Abstract

Motivation: Molecular recognition between biological macromolecules and organic small molecules plays an important role in various life processes. Both structural information and binding data of biomolecular complexes are indispensable for depicting the underlying mechanism in such an event. The PDBbind database was created to collect experimentally measured binding data for the biomolecular complexes throughout the Protein Data Bank (PDB). It thus provides the linkage between structural information and energetic properties of biomolecular complexes, which is especially desirable for computational studies or statistical analyses.

Results: Since its first public release in 2004, the PDBbind database has been updated on an annual basis. The latest release (version 2013) provides experimental binding affinity data for 10 776 biomolecular complexes in PDB, including 8302 protein–ligand complexes and 2474 other types of complexes. In this article, we will describe the current methods used for compiling PDBbind and the updated status of this database. We will also review some typical applications of PDBbind published in the scientific literature.

Availability and implementation: All contents of this database are freely accessible at the PDBbind-CN Web server at http://www.pdbbind-cn.org/ .

Contact:wangrx@mail.sioc.ac.cn .

Supplementary information:Supplementary data are available at Bioinformatics online.

1 INTRODUCTION

Biological macromolecules (proteins and nucleic acids) often execute their functions via molecular recognition with other biological macromolecules or organic small molecules. Characterization of the interactions between molecular complexes is thus helpful for interpreting the mechanism of various life processes. Modern X-ray crystallography and multidimensional nuclear magnetic resonance (NMR) techniques have produced a wealth of structural information of molecular complexes. The worldwide Protein Data Bank (PDB) holds the largest open resource for experimentally determined biomolecular structures ( Berman et al. , 2003 ). It has been growing rapidly during the past 20 years or so. By June 2014, over 100 000 structures had already been deposited into PDB. A number of derivative databases based on PDB have been developed with their own scopes and emphases, such as PDBsum ( Laskowski, 2001 ), Relibase+ ( Hendlich et al. , 2003 ), Het-PDB Navi ( Yamaguchi et al. , 2004 ) and scPDB ( Kellenberger et al. , 2006 ). These databases provide annotated protein–ligand complex structures or their special features, such as binding pockets and ligand molecules. Collectively, the structural information provided by these databases allows visual examination of interactions between a wide range of molecular complexes.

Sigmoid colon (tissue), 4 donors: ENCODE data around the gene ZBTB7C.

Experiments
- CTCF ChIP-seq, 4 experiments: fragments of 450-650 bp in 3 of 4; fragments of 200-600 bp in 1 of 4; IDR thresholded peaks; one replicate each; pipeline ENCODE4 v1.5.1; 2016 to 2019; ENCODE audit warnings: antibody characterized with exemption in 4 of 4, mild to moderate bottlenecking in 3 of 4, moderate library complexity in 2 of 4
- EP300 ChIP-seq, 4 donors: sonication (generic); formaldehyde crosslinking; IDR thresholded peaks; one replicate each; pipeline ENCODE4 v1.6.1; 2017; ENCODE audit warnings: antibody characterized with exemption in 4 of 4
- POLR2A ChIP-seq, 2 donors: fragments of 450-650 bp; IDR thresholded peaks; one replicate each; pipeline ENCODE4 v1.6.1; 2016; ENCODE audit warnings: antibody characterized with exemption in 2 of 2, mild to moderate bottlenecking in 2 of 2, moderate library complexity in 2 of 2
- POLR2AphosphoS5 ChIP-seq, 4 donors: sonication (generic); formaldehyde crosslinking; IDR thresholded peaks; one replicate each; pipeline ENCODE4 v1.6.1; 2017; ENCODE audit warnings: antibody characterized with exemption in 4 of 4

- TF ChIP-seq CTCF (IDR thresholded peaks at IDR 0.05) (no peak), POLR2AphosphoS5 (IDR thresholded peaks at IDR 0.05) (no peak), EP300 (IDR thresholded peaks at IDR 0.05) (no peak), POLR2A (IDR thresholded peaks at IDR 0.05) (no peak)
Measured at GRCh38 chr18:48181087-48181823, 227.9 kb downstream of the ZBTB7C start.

On the other hand, energetic properties are also indispensable for obtaining an in-depth understanding of such events. Here, the major problem is that energetic data, such as binding data, are often scattered in the huge pool of literature so that they are difficult to access. To tackle this problem, some existing databases started to incorporate binding data; for example, ChEMBL ( Gaulton et al. , 2012 ) and PubChem ( Bolton et al. , 2008 ; Wang et al. , 2014 ) are perhaps the two most comprehensive databases in this category. They currently provide a large amount of experimental binding data of diverse bioactive compounds as well as relevant information on molecular targets, experimental conditions, etc. Other databases were created with a focus on binding data, e.g. BindingDB ( Liu et al. , 2007 ) and PDSP Ki ( Roth et al. , 2000 ). Obviously, the rich knowledge of the interactions between bioactive small molecules and their potential targets provided by these databases is widely welcomed by chemical biologists and medicinal chemists.